A curer of animal hides. As Herefordshire was, and still is, predominantly rural and industry free, the large numbers of cattle and sheep provided endless raw material for the tanners. The process was decidedly smelly, so tanneries were situated some way away from habitation.
The raw skins had to be cleaned in order to remove all traces of blood and this was often done in running streams which also carried away the waste from the further treatment of the hides….this must have polluted the water to some pan handle, and those downstream who had other uses for the water must have suffered greatly! A lime and water mix was then used to help soften fat and hair before the hides were scraped thoroughly – much of what was removed was recycled to be used for glue making, or in the case of hair, felt for clothing.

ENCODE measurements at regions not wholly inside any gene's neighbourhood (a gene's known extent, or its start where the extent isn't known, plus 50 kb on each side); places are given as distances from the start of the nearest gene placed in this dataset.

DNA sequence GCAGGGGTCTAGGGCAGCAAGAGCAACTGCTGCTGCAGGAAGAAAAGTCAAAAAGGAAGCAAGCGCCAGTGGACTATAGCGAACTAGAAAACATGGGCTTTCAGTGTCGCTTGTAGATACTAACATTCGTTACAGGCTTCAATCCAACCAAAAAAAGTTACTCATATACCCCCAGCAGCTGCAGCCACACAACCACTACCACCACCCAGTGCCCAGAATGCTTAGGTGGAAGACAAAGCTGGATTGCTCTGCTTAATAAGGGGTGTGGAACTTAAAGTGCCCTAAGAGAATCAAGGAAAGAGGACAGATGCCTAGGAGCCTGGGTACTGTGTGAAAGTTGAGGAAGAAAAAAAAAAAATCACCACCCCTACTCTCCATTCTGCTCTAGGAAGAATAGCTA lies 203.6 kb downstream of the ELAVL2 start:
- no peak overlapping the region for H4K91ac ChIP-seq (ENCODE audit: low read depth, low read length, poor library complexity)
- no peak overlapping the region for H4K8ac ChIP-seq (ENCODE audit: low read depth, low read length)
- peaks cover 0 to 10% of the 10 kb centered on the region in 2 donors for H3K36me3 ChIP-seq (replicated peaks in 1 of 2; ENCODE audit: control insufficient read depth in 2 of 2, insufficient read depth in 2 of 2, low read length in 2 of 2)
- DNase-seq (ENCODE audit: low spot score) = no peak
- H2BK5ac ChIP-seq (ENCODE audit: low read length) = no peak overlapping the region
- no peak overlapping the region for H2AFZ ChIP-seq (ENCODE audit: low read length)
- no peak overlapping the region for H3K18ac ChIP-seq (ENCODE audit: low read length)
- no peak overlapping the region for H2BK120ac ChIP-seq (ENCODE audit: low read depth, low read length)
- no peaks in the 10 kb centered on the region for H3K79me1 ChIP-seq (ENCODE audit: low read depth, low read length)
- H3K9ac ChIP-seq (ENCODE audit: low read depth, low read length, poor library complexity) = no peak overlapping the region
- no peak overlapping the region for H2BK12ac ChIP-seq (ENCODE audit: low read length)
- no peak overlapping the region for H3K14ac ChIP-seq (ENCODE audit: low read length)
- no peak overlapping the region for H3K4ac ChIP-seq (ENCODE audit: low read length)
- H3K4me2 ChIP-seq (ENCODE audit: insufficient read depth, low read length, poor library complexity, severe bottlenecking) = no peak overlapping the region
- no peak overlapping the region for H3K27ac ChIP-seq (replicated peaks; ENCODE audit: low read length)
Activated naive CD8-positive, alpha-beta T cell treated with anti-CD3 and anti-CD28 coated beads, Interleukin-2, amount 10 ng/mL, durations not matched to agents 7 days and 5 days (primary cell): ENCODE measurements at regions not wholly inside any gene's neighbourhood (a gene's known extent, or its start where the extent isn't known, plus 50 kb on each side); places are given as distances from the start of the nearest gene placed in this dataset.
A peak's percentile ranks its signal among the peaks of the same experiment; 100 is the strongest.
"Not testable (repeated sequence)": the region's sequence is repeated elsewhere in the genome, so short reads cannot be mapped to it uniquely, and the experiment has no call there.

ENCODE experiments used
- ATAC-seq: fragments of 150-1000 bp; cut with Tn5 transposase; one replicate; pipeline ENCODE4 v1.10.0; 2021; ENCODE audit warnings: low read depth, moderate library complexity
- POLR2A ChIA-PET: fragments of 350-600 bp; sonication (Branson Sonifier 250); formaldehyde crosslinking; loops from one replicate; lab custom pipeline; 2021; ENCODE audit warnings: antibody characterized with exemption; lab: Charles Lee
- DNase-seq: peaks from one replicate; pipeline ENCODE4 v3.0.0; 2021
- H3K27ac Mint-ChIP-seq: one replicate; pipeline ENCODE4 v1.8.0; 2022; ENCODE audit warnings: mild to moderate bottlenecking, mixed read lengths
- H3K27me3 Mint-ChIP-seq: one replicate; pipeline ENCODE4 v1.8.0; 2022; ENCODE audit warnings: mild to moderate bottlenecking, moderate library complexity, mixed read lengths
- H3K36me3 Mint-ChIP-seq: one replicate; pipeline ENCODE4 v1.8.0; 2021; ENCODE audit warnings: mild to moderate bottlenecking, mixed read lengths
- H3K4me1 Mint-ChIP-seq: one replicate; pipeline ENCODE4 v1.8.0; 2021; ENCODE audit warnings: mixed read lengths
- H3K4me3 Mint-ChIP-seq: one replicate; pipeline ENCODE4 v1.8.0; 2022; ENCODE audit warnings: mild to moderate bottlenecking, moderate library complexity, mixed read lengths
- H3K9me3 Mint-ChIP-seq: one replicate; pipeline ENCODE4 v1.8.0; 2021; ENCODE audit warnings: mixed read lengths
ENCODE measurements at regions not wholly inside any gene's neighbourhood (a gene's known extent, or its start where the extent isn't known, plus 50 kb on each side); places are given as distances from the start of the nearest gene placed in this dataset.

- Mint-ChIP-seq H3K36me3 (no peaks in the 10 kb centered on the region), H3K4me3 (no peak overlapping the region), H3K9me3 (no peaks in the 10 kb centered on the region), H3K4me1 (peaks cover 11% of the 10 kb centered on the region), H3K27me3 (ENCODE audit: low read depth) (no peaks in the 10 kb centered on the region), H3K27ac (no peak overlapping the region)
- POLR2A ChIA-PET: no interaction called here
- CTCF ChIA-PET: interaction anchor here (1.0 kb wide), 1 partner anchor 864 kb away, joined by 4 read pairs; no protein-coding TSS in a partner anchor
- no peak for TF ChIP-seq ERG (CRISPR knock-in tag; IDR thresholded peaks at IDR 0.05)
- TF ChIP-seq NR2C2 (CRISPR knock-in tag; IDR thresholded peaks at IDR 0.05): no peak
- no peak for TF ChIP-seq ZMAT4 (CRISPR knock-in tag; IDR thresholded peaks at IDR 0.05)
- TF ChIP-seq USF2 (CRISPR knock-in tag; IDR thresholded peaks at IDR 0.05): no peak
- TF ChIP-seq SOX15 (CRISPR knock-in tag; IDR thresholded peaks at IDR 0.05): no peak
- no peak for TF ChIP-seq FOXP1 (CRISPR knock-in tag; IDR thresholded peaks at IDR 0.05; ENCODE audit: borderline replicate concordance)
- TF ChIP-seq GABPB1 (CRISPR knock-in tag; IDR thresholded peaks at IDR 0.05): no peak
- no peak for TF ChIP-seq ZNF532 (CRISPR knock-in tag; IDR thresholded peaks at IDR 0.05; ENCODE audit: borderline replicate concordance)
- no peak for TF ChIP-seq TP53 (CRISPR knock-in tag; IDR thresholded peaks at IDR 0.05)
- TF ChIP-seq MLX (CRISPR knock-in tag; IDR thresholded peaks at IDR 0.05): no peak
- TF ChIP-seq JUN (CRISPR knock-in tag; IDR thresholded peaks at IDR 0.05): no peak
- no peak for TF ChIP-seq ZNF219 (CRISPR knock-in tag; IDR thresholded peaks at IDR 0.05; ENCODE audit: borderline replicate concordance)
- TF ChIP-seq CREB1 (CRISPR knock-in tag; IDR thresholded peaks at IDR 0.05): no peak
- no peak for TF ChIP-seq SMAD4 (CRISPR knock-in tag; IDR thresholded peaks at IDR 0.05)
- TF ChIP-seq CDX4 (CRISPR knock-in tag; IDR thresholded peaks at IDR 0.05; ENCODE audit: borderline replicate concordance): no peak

Following this process, the hide would once again be thoroughly washed in the running stream to remove the lime etc. Next a preparation of oak bark and water was made in large pits and the skins would be immersed for several weeks, after which yet another washing process was carried out in the poor old stream. Then came the drying, which was quite critical because it could go badly wrong and a ruined hide was a waste of weeks of work……..dry it too slowly and mould might develop which would ruin the skin, too fast and the skin was unworkable and brittle.
I pity the wives of these Tanners…….every night they would have had to deal with dreadfully stinky men and their clothes when they came home from work! No washing machines or power showers for them of course.
People who were Tanners
|F. Jenks||May 1821||Tanner||Bromyard, Herefordshire|
|J. Coates||November 1826||Tanner||Weobley, Herefordshire|
|James Jenks||June 1831||Tanner||Bromyard, Herefordshire|
|William Watkins||September 1872||Tanner||Ross on Wye, Herefordshire|